To say there’s a bit of excitement for DirectX 12 and other low-level APIs is probably an understatement. A big understatement. With DirectX 12 ramping up for a release later this year, Mantle 1.0 already in pseudo-release, and its successor Vulkan under active development, the world of graphics APIs is changing in a way not seen since the earliest days, when APIs such as Direct3D, OpenGL, and numerous vendor proprietary APIs were first released. From a consumer standpoint this change will still take a number of years, but from a development standpoint 2015 is going to be the year that everything changed for PC graphics programming.

So far much has been made about the benefits of these APIs, the potential performance improvements, and ultimately what can be done and what new things can be achieved with them. The true answer to those questions are that this is going to be a multi-generational effort; until games are built from the ground-up for these APIs, developers won’t be able to make full use of their capabilities. Even then, the coolest tricks will take some number of years to develop, as developers become better acquainted with these new APIs, their idiosyncrasies, and the capabilities of the underlying hardware when interfaced with these APIs. In other words, right now we’re just scratching the surface.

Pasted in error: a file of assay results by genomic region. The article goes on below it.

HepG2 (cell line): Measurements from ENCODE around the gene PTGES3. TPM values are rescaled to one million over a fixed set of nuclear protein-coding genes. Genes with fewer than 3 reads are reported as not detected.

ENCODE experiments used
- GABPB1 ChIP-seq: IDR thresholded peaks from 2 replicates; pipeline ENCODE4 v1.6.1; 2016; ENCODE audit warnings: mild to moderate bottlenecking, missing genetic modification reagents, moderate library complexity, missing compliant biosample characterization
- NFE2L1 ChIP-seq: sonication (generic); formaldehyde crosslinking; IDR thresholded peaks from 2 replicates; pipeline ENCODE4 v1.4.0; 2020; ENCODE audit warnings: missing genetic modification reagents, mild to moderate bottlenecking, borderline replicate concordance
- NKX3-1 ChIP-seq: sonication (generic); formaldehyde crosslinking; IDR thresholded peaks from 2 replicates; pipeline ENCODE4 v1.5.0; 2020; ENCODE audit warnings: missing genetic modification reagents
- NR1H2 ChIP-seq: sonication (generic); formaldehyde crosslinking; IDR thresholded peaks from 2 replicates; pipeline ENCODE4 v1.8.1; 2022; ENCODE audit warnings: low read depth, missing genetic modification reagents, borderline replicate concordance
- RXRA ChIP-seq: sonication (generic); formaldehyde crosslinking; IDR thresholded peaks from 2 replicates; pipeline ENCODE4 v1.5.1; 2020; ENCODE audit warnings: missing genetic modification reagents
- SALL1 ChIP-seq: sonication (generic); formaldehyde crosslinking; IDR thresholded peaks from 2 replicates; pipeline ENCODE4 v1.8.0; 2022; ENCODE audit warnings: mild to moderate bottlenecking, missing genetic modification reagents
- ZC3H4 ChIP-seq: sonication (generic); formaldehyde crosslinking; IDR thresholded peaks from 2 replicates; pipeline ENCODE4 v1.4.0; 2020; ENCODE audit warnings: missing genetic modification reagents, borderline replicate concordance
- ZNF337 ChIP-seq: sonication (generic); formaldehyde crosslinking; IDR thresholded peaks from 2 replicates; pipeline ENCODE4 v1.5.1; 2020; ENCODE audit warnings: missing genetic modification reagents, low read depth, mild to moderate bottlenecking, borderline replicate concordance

The first DirectX 12 games are expected towards the end of the year, and in the meantime Microsoft and their hardware partners have been ramping up the DirectX 12 ecosystem, hammering out the API implementation in Windows 10 while the hardware vendors write and debug their WDDM 2.0 drivers. Meanwhile as this has been going on, we’ve seen a slow release of software released designed to showcase DirectX 12 features in a proof of concept manner. A number of various internal demos exist, and we saw the first semi-public DirectX 12 software release last month with our look at Star Swarm.

This week the benchmarking gurus over at Futuremark are releasing their own first run at a DirectX 12 test with their latest update for the 3DMark benchmark. Futuremark has been working away at DirectX 12 for some time – in fact they were the first partner to show DirectX 12 code in action at Microsoft’s 2014 DX12 unveiling – and now they are releasing their first DirectX 12 project.

In keeping with the general theme of the demos we’ve seen so far, Futuremark’s new DirectX 12 release is another proof of concept test. Dubbed the 3DMark API Overhead Feature Test, this benchmark is a purely synthetic benchmark designed to showcase the draw call benefits of the new API even more strongly than earlier benchmarks. Whereas Star Swarm was a best-case scenario test within the confines of a realistic graphics workload, the API Overhead Feature Test is a proper synthetic benchmark that is designed to test one thing and one thing only: how many draw calls a system can handle. The end result, as we’ll see, showcases just how great the benefits of DirectX 12 are in this situation, allowing for an order of magnitude’s improvement, if not more.